“Your back band should sit horizontally around your body without riding up or digging in,” adds Laura. “We recommend fastening a new bra on its roomiest hooks, so you can tighten it if it stretches over time with wash and wear.”
2. Comfortably placed under-wiring
“The underwires in your bra should sit flat on your ribcage (not your boob!) all the way round to your armpits,” says Laura. “The wires between your boobs should lie flat against your chest without digging in, rubbing or poking out.”
Bras are, despite popular believe, not made to be uncomfortable and you know you've found a winning style when you forget you're wearing one.
If you find underwired bras uncomfortable, it could also be down to style. Try plunge over balconette, as the wire finishes much lower down the cup. Pretty, wire-free triangle bras and the best bralettes are a good choice, too - although if you have a larger bust, make sure they're offering good enough lift and support. If you're on the fence about bralettes, read our guide on bras vs bralettes to help you decide what the right style for you is.
3. Boobs are fully encapsulated in the bra cup
You've probably never even considered 'how you put your bra on,' but it can make a real difference to the fit.
“When you put on a bra, hold the underwires and jiggle your bust gently so the breast tissue fills the cups,” advises Kate.
“The ‘Scoop and Swoop’ is up next. First, take your hand and place it on the opposite breast. Reach around all of the breast tissue and lift the bust to ensure the breast is fully enclosed in the bra. Your cups shouldn’t be half-full, nor half-empty, instead, they should fit flush to your chest with no gaping or spillage.”
This will ensure you can work out exactly what size you are but also give you a smoother and more flattering finish. If you've been in the wrong bra size, you'll instantly notice how differently your clothes fit with a well-fitting bra.
“If you’re bulging out of your bra or your cups are wrinkling, it’s likely you need a different cup size,” says Laura.
4. Strap sliders sit in the middle of your back
Much like the backstrap, the shoulder straps of your bra should be snug enough to feel supportive, but not so much that they’re restricting your movement or digging into your shoulders. Your straps contribute to the uplift, but the majority of support remember, still comes from the underband.
“Straps are there to give your bust a little oomph, but not to totally lift up your boobs,” says Kate. Aim to have the strap sliders sit in the middle of your back - any higher and you’ll create too much tension; lower and you’ll be missing out on support. You should be able to comfortably fit two fingers, which will be around an inch in length combined, under the strap.”
"Make sure your straps aren’t digging in and working too hard." says Lois. "Adjusting the straps will help with the lifetime of the bra and any hormonal changes."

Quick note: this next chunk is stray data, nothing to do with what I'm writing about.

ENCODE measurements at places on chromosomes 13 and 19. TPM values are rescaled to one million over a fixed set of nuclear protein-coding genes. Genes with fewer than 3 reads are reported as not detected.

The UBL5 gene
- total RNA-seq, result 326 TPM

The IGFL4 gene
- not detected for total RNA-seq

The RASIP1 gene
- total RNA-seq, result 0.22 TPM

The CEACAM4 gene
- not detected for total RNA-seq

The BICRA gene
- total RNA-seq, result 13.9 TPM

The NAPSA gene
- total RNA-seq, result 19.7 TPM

Are you putting your bra on correctly?
You may have been putting your bra on wrong your entire life!
Lean forward and hold your bra under your breast to drop into your cup before fastening it. This gets the bra correctly positioned from the root of your breast. Then shape each breast into each cup to sit in the correct position - as mentioned above with the 'scoop and swoop method'.
Then adjust the straps individually. Lots of people have different height of shoulders so they may not need to be adjusted the same or sit in the same position. The perfect position is when you can just put two fingers under the strap when adjusted.
Does your bra size change from brand to brand?
While bra fitting is definitely a science, like with many items in your wardrobe, might find you're not exactly the same size at each brand and retailer. This means it's important to run through the steps of how to measure bra size and correct fit each time you buy a new bra. Following the fit steps with each new purchase will ensure you don't end up with bras languishing in your wardrobe, too uncomfortable to wear.
But why do bras differ from store to store?
"Depending on fabrics, grades, patterns and colors - just like jeans, sizes can vary between bras but also brands. As this can be quite frustrating for customers, retailers like Curvy Kate usually do put ‘fit tips’ against a product on its site if the size varies from perhaps a best-selling collection."
So if you're shopping for bras online, make sure to read all product descriptions and fit advice for that particular style, as well as customer comments that maybe on the page.
"When it comes to bra sizes varying between brands, if you opt for a professional bra fitting, you can visit multi-brand retailers like Bravissimo which give you a choice of brands and you can then try a few on to feel the difference. In general, fuller bust brands shouldn’t fit that differently as they use similar patterns and design innovation, however, you may have to sister size here and there but it shouldn’t be any more than that. Sister size means keeping the same cup capacity by going up or down a band or cup for example 28H, 30GG and 32G are all sister sizes."
"(I find) that customers may say much bigger differences in sizes when buying from retailers which do not specialize in lingerie, so my best advice would be to always shop from dedicated lingerie retailers, brands or boutiques for consistency."
Jess Beech is an experienced fashion and beauty editor, with more than eight years experience in the publishing industry. She has written for woman&home, GoodtoKnow, Now, Woman, Woman’s Weekly, Woman’s Own and Chat, and is a former Deputy Fashion & Beauty Editor at Future PLC. A beauty obsessive, Jess has tried everything from cryotherapy to chemical peels (minus the Samantha in Sex and The City-worthy redness) and interviewed experts including Jo Malone and Trinny Woodall.